• Parachute Panic – Such a catchy theme song! It’s fun trying to land parachuting guys on boats while working around obstacles.
  • PvZ - I’ve got this on my PC and was super thrilled when I saw it was coming out for Windows Phone. I have this on my phone now as well, and I made it a point to unlock the Whack-a-Zombie mini game for yet another form of stress relief!
  • Swipy Man – Another game that makes physics fun, trying to land a stick figure guy on a platform.
  • Wordament - I’m a words-game junkie. Banagrams, Scrabble, Boggle, and Balderdash are just some of the word games I like playing in person. Wordament is a good Boggle-like game.
  • Toy Xylophone - You never know when you need to distract a kid or play as an accompaniment at Music Monday. Having a toy xylophone on the phone is just a silly thing to have on hand.

Conclusion

Got any apps on your phone that you’d like to recommend to others? Blog about it and post a link to your blog post here in the comments! I’d love to see how others are using their phones and what apps they find useful!

Others’ recommendations so far:

Microsoft Promoting Windows Phone App Building

I just noticed today’s date, and I’ve had my Windows Phone for about a year.  Has it been a year already?!?  Time flies when you have a phone that you like (and I truly like my Samsung Focus)!  But have you, as a developer, found yourself with a smart phone and a need for a particular app but couldn’t find the right app?  That’s an opportunity to build your own app!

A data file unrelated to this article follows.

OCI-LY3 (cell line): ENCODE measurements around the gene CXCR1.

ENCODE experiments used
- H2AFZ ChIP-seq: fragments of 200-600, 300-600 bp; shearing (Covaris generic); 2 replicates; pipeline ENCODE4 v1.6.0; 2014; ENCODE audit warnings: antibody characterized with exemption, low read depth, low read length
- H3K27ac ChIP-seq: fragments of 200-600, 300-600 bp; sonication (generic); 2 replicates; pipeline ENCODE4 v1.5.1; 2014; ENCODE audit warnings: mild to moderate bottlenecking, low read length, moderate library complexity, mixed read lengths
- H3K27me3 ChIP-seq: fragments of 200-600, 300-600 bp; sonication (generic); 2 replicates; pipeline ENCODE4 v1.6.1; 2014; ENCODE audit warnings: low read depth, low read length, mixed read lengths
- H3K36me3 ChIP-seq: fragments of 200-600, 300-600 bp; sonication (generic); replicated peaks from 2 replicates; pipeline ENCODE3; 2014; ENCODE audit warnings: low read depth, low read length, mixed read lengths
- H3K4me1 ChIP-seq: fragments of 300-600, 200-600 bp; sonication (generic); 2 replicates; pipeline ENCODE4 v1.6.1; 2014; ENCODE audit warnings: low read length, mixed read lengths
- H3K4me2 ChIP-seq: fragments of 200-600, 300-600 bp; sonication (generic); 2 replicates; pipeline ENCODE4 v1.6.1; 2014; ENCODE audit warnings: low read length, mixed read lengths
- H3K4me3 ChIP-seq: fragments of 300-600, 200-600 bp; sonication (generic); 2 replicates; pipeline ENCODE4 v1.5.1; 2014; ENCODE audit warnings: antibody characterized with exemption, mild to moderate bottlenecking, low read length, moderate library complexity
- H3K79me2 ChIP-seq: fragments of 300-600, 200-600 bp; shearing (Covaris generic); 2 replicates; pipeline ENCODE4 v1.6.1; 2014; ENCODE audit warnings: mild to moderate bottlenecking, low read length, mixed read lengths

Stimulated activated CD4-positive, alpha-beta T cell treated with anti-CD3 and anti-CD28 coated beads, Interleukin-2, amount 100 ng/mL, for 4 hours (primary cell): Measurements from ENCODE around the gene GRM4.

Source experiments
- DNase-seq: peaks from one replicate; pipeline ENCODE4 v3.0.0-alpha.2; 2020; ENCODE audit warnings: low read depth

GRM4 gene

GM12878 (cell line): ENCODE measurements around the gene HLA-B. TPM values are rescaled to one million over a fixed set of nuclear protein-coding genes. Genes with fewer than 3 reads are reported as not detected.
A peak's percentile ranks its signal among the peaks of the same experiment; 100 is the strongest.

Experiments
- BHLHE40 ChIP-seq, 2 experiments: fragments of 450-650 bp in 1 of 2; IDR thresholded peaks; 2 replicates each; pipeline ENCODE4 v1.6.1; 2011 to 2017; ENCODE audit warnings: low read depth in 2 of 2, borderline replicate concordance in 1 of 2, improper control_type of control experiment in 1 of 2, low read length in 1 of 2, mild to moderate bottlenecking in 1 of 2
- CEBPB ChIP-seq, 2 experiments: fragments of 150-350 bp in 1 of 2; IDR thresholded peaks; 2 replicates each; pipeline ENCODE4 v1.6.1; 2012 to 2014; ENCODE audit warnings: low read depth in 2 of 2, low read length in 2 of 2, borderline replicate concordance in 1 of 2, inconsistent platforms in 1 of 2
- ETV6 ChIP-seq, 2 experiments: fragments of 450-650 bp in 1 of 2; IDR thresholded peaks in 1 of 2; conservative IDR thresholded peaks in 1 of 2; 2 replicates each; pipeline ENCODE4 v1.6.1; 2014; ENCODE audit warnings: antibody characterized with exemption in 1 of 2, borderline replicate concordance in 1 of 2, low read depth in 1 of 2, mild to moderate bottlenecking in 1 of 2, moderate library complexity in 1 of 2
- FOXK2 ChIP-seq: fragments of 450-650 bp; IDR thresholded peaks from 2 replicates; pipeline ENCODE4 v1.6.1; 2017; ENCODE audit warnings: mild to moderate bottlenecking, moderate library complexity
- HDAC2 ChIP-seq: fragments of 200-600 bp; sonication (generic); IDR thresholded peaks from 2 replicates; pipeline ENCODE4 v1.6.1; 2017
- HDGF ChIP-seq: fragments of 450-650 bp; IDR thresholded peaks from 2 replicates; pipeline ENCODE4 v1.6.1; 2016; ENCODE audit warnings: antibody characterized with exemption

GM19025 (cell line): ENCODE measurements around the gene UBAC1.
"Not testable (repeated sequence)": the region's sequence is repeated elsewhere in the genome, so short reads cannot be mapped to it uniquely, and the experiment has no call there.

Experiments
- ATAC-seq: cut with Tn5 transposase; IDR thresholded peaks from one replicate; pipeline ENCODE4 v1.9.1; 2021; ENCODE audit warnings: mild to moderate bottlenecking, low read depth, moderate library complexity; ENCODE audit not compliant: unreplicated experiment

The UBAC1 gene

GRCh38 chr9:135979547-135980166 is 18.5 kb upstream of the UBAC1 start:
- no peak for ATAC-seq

The [Your App Here] Campaign

Yesterday, I received an email from Microsoft about their [Your App Here] advertising campaign program.  They’re looking for the next wave of great apps for Mango (Windows Phone 7.5) phones.  Unfortunately, this program is limited to developers in the United States.

The email mentions two campaigns – January and February – with respective submission deadlines of 11/16 and 12/22.  By submitting your app, you are entering for a chance to win placement in a digital Windows Phone campaign, with banner ads and up to a million impressions through the MSN Network.  The app will also be featured at the Windows Phone marketplace.

So that app you’ve been thinking about… maybe it’s time to build it and get others using it as well!  For more details, see The [Your App Here] Campaign site.

Windows Phone Camp Hands On Accelerator Lab

What better way to work on your Windows Phone app than to check out the Windows Phone Camp Hands On Accelerator Labs that Microsoft is hosting in various cities throughout the country?  Next week, Tuesday (11/15) through Thursday (11/17), Microsoft is hosting a 3-day camp in Columbus, OH to help you get your apps out to the Windows Phone market.  Whether you’ve got a totally new app idea or maybe have an Android, iPhone, or BlackBerry app that you want to see on Windows Phone, this can be a great opportunity to work with Microsoft resources on how to get your app built and out to the Windows Phone Marketplace.  For more details on the Columbus Windows Phone Camp Hands On Accelerator Lab, click here.

31 Days of Mango

My friend Jeff Blankenburg is a Developer Evangelist over at Microsoft who’s been passionate about Windows Phone for quite awhile.  He wrote a “31 Days of Windows Phone” series awhile back, and now he’s publishing his new series – 31 Days of Mango.  If you aren’t familiar with some of the new features in Windows Phone 7.5, then you really should check this series out.  I really like that these articles have pictures to go along with the descriptions, so that as the reader, we have some context as to what we should be seeing if we’re following along with the blog post.  There are plenty of resources in this series for working with Mango – to date, including emulator tools, reminders, motion, contacts API, and the calendar API. For more details, you can check this out at http://jeffblankenburg.com/31daysofmango.